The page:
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Canon EOS 7D Digital Camera Review$1,699.99
Lens & Sensor
The 7D packs a lot of megapixels into a APS-C format sensor. The gross resolution is approximately 19.0 megapixels, the effective resolution 18.0 megapixels. Despite the high pixel density, our lab testing gave the camera high marks. Even image noise, the likely downfall of a camera that tries achieve high resolutions in a small form factor, was acceptable, and very good under low light.
By default, the camera triggers its vibrating dust removal operation automatically when you turn the camera on or off, though this can be disabled, and you can clean the sensor when you choose via the menu system. For stubborn dust problems you can also capture dust delete data to be used with the included Digital Photo Professional software.
The eye-level pentaprism viewfinder provides approximately 100% coverage. There's some clipping of the bottom information display edges for eyeglass wearers, but the image is very bright and sharp. There is a diopter control with a -3.0 - +1.0 m-1 range, and a fixed focusing screen.
Canon debuts its 'Intelligent Viewfinder' technology with the 7D, with a sophisticated overlay system that clearly shows focus points, a spot metering circle and optional grid lines. We found the grid lines very useful, and left them on throughout our test shooting. They're fine enough to be unobtrusive, and positioned well for lining up horizontals and verticals accurately.
Removing the eyecup is unusually easy: press the two clips on either side and lift up. This is handy when you're shooting on a tripod and want to use the included eyepiece cover to keep light from leaking in from behind and affecting the exposure.
The LCD is Canon's good-looking 3-inch 920,000-dot display, It's a pleasure to use for reviewing your shots, with accurate color and pleasing image sharpness. If you're seized with the desire to shoot in Live View mode outdoors, you'll find the LCD brightness adequate, though there is a lot of glare in sunny shooting situations.
There are two ways to set LCD brightness. There is an Auto setting (using a light sensor to the right of the screen), which can be set to three brightness levels and will make adjustments accordingly. Alternatively, the brightness can be manually adjusted to one of seven settings.
For $1700 you're entitled to a monochrome LCD on top of the camera, and Canon comes through with a legible display that covers all the basic shooting settings at a glance. The ability to illuminate this screen for a few seconds by pressing an easy-to-find button is highly appreciated.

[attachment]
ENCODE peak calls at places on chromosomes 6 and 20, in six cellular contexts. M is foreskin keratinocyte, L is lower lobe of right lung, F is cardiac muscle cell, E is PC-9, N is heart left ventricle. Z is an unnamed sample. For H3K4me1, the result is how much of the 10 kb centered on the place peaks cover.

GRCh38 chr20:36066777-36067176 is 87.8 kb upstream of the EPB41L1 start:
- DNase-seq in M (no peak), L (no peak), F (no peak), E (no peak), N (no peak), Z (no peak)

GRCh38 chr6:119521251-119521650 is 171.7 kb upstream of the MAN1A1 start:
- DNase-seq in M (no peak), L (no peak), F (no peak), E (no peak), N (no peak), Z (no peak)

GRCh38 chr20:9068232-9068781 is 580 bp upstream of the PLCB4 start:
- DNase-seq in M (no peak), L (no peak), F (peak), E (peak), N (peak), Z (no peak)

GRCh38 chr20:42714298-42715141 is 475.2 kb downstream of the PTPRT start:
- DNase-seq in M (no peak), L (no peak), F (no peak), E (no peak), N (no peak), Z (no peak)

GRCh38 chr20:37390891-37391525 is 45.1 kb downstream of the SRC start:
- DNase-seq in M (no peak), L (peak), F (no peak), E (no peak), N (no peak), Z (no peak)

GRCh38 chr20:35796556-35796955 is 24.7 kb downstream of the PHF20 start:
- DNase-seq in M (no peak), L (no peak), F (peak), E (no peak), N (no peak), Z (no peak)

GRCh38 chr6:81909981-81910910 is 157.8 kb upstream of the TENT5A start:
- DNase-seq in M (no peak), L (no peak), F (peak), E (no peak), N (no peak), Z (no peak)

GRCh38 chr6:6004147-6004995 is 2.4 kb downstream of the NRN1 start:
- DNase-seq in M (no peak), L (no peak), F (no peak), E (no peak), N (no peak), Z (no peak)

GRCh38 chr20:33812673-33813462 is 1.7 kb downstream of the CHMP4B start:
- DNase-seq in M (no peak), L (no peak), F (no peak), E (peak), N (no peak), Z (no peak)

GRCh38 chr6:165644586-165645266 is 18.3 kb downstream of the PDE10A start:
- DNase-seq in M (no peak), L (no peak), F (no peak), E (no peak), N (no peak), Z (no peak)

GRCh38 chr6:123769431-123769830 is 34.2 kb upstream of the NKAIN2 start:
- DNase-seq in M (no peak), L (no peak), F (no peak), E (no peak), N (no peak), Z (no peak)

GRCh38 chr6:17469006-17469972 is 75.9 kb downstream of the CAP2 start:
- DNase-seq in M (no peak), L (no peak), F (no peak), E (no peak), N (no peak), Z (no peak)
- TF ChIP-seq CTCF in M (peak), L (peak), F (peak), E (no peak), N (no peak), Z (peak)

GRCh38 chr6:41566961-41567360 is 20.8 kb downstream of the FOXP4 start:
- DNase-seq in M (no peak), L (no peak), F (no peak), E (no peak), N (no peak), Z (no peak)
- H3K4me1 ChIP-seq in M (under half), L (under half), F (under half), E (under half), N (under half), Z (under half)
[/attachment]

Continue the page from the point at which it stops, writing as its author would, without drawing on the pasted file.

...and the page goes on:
The built-in flash has an effective range of about 12 feet (3.5m) when shooting at ISO 100 and f/3.5. It stands a good four inches from the center of the lens, and produces a nice, even illumination pattern. With no dedicated autofocus assist lamp, the flash is pressed into service for this function too, firing off strobe bursts that are far more intrusive than an AF assist lamp would be, calling attention to the photographer who was hoping to grab a candid shot.
Flash exposure compensation is available in a ±3 stop range, in 1/3 stop increments. Flash exposure lock is also supported.
When shooting in full auto mode, the flash will pop up and fire when needed, with no user control. In Creative Auto mode, the user can turn the flash off if desired.
The 7D provides full support for Canon EX-series Speedlites, including manual flash output setting, high-speed sync and wireless flash control. There is also a PC terminal for connecting flash units with a sync cord.
The panoply of 7D connectivity is grouped on the left side of the camera, under two separate, tight-fitting rubber doors.
On the left side are two round ports. The top is used to connect external flash units via PC sync cable. The bottom accepts the optional Remote Switch (RS-80N3), Timer Remote Controller (TC-80N3) or other accessories with an N3 terminal.
On the bottom of the camera is an extension system terminal for connecting to the optional Wireless File Transmitter (WFT-E5A/B/C/D).
On the right side are an external mic jack, an industry-standard mini-USB connector (for data and standard-def video connections, via the included cables) and finally a mini HDMI jack for direct connection a high-def TV (cable not included).
The camera is powered by an LP-E6 rechargeable Lithium ion battery rated at 7.2 V, with an 1800 mAh capacity. Canon estimates a charge will last 1000 shots without flash, or 800 with flashed used 50% of the time. We were impressed with the 7D battery life. During day-long testing sessions, involving thousands of shots, we rarely had to stop to top off the charge. Of course, shooting in Live View is another matter, with Canon's estimated life dropping to 230 shots without flash per charge.
An accessory battery grip, the BG-E7 ($270), which can hold two LP-E6 batteries or six AA alkalines, is available. With LP-E6s installed the battery life is doubled (logically enough) while AAs will provide 400 shots without flash, 300 with.
Ah, the joys of CompactFlash, offering huge capacity at reasonable prices. One caveat: if you're planning to shoot high-resolution video and/or use burst mode, the extra investment in a fast UDMA mode card is worthwhile.